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  1. #1
    mtbr member
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    Sep 2005
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    Ideas on how to lighten my Prophet?

    Hi,

    a friend of mine and I are thinking about doing the BC Bike race next year, so I would like to lighten my Prophet a little without going all carbon crazy.

    My Prophet started as a Prophet 600, but since then a few upgrades have been done, so I will list all of the components:
    Frame Prophet Small
    Fork Lefty Max TPC
    Rear Shock RockShox Pearl 3.3
    Rims Mavic XM321
    Front Hub Cannondale Lefty
    Rear Hub Shimano XTR
    Spokes DT Champion
    Front Tire Nokian NBX 2.3
    Rear Tire Panaracer Fire XC Pro 2.1
    Pedals Time Atac XS Carbon
    Crankset FSA V-Drive MegaExo
    Chain Shimano 9-speed
    Rear Cogs SRAM PG-950, 11-34
    Front Derailleur Shimano LX
    Rear Derailleur Shimano XTR
    Shifters Shimano Deore
    Handlebars FSA XC-280, 25 mm rise
    Stem Cannondale Holy HeadShok 31.8
    Headset Cannondale HeadShok Si
    Brakeset Shimano XTR
    Brakelevers Shimano XT
    Saddle Specialized Avatar 143
    Seat Post Kalloy SP-248D

    I have done some research and it looks like the places where I could gain some weight would be on the cassette (Shimano CS-M960: -140g), the crankset (RaceFace Deus X-Type: -160g; Shimano XTR FC-M960: -180g) and the tires by going to skinnier tire, but apart from that, what would you change? The wheelset is another obvious one, but the Shimano XTR hub is fairly light from what I have seen, so maybe just upgrade the spokes and rim? If so what rim? The Crossmax SL are kind of out of the question as I would like to keep the XTR hub, unless there is a good reason for not keeping it.
    What about the handlebars, seatpost and pedals? Do the Eggbeaters feel different when riding that the Time?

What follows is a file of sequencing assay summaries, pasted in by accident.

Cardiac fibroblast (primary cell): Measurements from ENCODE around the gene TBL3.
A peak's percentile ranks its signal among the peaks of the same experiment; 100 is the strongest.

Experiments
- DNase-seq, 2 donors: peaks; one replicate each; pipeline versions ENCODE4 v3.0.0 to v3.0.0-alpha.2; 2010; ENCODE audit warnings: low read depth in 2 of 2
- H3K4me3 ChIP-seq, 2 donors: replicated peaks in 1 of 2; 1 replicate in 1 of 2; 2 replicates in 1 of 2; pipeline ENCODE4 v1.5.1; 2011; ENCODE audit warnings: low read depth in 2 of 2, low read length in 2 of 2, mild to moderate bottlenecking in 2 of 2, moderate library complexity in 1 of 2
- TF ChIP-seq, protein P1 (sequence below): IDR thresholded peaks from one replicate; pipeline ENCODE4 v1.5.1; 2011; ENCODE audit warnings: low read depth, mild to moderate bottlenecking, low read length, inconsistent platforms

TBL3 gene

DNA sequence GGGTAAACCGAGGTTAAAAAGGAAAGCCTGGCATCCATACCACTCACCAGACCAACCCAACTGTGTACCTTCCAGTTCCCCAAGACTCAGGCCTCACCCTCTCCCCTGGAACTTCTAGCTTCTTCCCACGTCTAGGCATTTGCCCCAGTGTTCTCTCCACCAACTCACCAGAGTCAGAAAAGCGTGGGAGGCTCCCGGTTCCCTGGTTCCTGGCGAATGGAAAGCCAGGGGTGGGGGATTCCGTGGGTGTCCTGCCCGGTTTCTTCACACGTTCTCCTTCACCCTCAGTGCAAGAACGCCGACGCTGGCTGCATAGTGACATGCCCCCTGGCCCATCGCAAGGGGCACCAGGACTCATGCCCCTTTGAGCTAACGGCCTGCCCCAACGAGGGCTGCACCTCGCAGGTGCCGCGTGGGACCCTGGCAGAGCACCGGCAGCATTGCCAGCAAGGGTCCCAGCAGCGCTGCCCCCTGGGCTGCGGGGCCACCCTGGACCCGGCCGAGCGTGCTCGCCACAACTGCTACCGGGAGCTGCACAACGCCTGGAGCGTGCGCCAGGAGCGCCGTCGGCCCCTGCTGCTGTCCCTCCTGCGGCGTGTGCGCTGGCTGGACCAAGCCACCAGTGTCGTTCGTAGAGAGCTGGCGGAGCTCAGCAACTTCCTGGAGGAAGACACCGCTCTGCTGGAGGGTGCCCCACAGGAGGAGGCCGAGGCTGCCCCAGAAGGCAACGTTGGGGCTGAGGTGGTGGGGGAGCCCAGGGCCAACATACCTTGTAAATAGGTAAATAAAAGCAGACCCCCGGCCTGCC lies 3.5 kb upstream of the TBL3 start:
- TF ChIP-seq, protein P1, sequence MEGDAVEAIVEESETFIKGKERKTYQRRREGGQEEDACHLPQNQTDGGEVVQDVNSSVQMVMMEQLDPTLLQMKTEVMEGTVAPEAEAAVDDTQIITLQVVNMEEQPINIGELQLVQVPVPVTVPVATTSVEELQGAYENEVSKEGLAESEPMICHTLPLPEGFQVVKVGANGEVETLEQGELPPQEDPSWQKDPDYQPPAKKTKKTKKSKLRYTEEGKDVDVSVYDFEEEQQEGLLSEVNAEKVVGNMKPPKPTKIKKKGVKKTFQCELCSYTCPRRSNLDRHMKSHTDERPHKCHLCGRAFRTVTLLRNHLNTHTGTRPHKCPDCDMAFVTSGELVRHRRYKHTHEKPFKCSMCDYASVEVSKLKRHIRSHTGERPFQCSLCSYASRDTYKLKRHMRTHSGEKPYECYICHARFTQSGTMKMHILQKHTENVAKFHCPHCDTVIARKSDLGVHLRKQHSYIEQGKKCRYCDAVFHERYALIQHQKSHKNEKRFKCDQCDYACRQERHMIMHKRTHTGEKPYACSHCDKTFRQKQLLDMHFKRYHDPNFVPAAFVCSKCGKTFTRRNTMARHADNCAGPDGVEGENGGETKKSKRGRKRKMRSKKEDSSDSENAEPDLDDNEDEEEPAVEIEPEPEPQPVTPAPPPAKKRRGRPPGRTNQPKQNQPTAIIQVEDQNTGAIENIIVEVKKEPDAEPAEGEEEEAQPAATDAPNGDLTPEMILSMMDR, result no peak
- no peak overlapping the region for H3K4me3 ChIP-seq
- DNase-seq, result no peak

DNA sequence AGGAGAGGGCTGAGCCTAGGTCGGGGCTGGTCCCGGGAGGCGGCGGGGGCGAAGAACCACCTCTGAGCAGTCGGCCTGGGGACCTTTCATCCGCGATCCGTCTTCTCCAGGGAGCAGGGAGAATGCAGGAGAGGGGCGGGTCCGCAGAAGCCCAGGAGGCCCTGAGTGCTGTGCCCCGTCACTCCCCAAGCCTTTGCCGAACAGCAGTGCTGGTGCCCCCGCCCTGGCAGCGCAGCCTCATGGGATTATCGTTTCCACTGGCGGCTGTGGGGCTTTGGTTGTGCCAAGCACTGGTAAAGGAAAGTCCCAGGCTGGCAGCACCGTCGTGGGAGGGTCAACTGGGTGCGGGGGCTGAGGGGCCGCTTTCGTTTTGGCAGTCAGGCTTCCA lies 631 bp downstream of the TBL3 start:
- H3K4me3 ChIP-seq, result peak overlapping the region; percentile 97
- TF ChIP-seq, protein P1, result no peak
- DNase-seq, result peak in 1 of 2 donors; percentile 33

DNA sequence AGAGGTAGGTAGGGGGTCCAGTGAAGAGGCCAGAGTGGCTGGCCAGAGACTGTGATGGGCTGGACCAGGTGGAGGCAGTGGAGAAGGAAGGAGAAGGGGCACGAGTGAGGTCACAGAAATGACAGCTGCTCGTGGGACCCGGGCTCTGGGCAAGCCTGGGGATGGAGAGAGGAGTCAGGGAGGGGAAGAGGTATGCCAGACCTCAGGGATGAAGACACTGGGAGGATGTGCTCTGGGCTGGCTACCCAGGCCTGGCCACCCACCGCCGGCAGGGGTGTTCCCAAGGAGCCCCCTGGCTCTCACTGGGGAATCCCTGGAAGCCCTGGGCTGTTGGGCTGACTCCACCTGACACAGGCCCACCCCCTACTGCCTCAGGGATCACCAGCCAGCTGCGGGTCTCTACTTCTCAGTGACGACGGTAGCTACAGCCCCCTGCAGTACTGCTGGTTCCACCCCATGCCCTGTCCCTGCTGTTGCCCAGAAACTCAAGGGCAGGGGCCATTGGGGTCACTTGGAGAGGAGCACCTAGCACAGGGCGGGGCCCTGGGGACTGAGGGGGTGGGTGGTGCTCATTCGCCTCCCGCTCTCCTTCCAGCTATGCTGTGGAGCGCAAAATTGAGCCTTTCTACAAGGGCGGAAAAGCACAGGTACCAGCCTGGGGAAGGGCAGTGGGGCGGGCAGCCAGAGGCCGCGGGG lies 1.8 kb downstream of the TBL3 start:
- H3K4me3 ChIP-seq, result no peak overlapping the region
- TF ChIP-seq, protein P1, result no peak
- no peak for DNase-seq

My style of riding is fairly cautious. I ride mostly rooty and rocky x-country trails with small jumps (1 foot to 2 feet) but I am not the smoothest rider and tend to just plow through things. I am not a clyde either as I weigh around 140-145lbs with gear.
    I try to weigh the bike using a very unscientific method - me on the scale, record the number (A), me on the scale with the bike on my shoulder, record the number (B), B-A=bike weight - and found it to be around 31lbs right now. Ideally, I would like the bike to be around 28-29lbs, is it possible without breaking the bank and going all carbon?

    Thanks a lot in advance for taking the time to respond.
    A climb is really just a flat piece of road that points up. A headwind is a climb that you can't see. So it's all flat road, really.

  2. #2
    LA CHÈVRE
    Reputation: Dan Gerous's Avatar
    Join Date
    Feb 2004
    Posts
    9,396
    Tires are a good way to drop weight that you'll actually feel. Save a few grams on a seatpost, a few more on the handlebars and you'll never see the difference on the trails. Rotational mass is where you want to save weight and the further from the axle the better. So lighter tires for sure. Lighter rims help too but it's not a cheap upgrade.

    The cassette is a good place too. A XTR or even a XT would save weight.

    The crankset is also a good idea. Shimano's external BB bearings last longer than Race Face if that matters to you.

    Eggbeaters are the best pedals to me but I haven't tried Times enough to really compare them.

    Seatpost and bars can shed weight but like I said, not sure I'd start there as you wont save a pound by changing both.

    My Prophet started as a 2000 (mostly XT build, XTR rear derailleur, slightly lighter bars and seatpost) and I switched to Eggbeaters right there in the shop, leaving the stock pedals there, I eventually got some Crossmax SL on ebay with some sub 100gr Hope rotors, changed the saddle but more for comfort than to save weight. I also changed the tires. I used to ride with Hutchinson Bulldog UST Light 2.1, that dropped a lot of weight from the stock High Rollers the bike came with and they roll much easier because of the rubber used and the thread design. Now these tires are dead so I'm back on heavier Hutch Barracuda UST MRC Medium 2.3 (mean grippy beasts) but those are heavy. Now I have a pair of Maxxis Cross Mark UST that I will try next, should roll well and fast and are decently light... Depending of the tires I use, the bike goes from sub 27lbs to over 28lbs... The tires make the biggest difference to actually make me faster or slower.

    That's my silver bullet but with the heavy 'I'm not in a hurry, I'm just here to have fun' tires.

    DAN.GEROUS.NET : MOUNTAIN BIKING : CYCLOCROSS : ROAD :

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